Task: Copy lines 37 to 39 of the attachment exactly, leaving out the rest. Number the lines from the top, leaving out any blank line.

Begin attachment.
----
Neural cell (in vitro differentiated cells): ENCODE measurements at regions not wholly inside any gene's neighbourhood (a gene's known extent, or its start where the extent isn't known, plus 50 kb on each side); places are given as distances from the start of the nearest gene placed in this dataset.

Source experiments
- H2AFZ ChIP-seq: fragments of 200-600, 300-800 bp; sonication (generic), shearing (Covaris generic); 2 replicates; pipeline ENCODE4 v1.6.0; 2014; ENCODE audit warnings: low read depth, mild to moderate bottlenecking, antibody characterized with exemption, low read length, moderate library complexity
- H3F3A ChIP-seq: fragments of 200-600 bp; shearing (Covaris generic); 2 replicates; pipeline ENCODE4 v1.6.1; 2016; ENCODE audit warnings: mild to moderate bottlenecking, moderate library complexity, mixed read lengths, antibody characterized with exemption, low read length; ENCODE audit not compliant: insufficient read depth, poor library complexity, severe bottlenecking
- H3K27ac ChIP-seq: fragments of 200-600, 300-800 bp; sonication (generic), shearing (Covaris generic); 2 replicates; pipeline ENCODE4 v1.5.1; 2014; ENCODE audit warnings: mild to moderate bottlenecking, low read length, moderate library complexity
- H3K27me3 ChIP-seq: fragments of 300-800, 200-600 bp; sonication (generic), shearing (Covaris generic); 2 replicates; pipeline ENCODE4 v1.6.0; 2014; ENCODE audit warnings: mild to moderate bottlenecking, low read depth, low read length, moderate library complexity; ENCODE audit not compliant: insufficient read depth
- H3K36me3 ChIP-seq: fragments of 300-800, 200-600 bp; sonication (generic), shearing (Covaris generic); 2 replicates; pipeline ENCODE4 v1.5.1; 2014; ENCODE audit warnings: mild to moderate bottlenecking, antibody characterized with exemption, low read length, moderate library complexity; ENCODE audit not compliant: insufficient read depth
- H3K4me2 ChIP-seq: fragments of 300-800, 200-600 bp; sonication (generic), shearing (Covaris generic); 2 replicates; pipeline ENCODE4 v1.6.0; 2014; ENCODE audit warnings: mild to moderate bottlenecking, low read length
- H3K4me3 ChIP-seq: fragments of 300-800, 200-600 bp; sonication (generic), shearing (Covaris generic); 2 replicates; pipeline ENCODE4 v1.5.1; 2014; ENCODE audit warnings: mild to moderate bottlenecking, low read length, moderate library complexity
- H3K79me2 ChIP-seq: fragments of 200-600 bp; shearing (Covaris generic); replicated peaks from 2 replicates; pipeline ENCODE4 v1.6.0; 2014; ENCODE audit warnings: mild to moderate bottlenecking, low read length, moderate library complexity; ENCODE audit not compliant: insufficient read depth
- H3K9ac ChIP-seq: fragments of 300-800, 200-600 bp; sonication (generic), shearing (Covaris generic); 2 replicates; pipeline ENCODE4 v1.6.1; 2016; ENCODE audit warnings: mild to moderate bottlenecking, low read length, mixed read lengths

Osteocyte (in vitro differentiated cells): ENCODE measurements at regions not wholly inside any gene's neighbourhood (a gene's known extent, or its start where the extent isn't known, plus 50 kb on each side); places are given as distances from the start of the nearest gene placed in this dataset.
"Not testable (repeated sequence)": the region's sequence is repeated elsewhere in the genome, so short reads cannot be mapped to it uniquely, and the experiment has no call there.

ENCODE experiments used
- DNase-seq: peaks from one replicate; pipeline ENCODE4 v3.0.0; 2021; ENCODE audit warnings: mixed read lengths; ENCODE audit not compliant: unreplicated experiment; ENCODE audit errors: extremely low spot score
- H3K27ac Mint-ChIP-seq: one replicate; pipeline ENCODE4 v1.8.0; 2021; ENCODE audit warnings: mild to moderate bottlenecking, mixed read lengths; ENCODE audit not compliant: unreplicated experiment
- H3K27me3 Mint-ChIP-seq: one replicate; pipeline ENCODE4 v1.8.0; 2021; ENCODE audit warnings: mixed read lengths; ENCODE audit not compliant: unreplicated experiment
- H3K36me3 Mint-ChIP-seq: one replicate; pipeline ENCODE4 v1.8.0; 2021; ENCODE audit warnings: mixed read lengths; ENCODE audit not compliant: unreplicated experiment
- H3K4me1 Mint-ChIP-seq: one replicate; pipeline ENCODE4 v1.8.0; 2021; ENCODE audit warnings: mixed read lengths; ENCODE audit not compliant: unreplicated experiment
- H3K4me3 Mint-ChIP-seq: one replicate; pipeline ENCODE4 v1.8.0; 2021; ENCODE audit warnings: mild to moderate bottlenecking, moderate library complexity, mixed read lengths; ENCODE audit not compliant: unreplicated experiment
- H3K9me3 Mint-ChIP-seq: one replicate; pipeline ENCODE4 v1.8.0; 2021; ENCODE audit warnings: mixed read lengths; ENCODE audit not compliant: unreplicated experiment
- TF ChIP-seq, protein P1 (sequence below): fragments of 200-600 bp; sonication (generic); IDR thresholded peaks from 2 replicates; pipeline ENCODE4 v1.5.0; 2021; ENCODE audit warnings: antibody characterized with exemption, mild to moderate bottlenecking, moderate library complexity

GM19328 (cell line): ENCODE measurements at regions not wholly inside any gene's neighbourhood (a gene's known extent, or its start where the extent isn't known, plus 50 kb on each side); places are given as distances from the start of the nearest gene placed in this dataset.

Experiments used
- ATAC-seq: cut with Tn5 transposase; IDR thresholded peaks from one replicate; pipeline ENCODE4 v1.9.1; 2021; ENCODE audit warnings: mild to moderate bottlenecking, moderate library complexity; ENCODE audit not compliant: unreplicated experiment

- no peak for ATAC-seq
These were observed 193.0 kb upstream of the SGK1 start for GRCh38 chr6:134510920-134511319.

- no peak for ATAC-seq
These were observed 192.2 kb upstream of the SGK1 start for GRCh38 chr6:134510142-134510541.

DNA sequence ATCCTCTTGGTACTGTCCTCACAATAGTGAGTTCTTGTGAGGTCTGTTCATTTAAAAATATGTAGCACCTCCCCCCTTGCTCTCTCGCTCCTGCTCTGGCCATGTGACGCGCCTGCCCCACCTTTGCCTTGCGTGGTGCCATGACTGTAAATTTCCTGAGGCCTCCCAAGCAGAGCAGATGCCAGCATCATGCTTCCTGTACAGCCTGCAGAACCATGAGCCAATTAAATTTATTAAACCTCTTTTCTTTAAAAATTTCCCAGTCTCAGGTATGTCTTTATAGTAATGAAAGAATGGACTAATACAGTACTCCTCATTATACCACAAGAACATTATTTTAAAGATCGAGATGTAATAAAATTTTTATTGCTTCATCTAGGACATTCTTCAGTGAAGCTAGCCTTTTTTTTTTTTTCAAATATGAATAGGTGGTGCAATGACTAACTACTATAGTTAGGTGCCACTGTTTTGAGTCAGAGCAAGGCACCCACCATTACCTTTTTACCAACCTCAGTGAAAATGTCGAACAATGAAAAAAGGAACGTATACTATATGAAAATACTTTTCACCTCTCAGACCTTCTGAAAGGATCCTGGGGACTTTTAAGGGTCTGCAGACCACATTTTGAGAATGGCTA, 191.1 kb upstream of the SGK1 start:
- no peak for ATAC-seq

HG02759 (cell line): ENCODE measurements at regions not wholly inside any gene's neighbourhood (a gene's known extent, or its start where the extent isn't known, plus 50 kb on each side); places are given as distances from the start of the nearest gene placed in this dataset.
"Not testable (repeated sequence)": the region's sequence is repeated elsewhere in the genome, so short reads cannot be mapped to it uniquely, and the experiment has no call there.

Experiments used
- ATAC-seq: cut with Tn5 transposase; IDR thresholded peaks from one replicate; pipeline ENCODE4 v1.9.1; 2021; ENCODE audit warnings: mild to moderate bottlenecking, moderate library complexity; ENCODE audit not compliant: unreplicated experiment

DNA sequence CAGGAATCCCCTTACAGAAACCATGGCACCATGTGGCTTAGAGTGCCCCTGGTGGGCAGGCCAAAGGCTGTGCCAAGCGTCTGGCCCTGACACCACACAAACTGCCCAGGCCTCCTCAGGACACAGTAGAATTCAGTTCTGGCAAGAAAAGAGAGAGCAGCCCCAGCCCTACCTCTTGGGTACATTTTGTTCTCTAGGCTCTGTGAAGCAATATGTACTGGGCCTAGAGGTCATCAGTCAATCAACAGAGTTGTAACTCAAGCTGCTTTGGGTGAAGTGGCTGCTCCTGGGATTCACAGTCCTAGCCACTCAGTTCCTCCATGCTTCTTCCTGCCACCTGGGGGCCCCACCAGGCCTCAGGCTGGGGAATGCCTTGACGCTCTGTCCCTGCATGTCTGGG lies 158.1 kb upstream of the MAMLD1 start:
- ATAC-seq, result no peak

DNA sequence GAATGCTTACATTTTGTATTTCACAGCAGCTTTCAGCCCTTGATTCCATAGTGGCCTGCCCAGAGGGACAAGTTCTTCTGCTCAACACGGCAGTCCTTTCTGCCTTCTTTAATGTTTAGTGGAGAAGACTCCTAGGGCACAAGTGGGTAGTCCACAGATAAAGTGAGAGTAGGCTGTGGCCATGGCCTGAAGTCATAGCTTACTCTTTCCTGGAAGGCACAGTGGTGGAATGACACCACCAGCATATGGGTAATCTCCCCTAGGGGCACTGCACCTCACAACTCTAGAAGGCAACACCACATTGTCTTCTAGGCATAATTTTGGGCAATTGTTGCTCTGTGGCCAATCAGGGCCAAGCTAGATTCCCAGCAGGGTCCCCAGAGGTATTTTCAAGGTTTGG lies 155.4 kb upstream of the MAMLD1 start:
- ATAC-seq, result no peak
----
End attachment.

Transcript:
- ATAC-seq, result no peak

DNA sequence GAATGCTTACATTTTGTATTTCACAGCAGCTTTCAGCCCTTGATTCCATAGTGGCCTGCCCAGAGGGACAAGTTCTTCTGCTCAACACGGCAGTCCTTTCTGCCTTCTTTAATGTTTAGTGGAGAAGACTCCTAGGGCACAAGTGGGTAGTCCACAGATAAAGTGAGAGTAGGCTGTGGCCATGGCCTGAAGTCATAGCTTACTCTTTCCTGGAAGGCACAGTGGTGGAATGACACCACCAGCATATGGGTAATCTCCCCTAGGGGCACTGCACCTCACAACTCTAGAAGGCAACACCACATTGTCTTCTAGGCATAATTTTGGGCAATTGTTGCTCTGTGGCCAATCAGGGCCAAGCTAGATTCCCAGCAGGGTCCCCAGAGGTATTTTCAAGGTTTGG lies 155.4 kb upstream of the MAMLD1 start:
- ATAC-seq, result no peak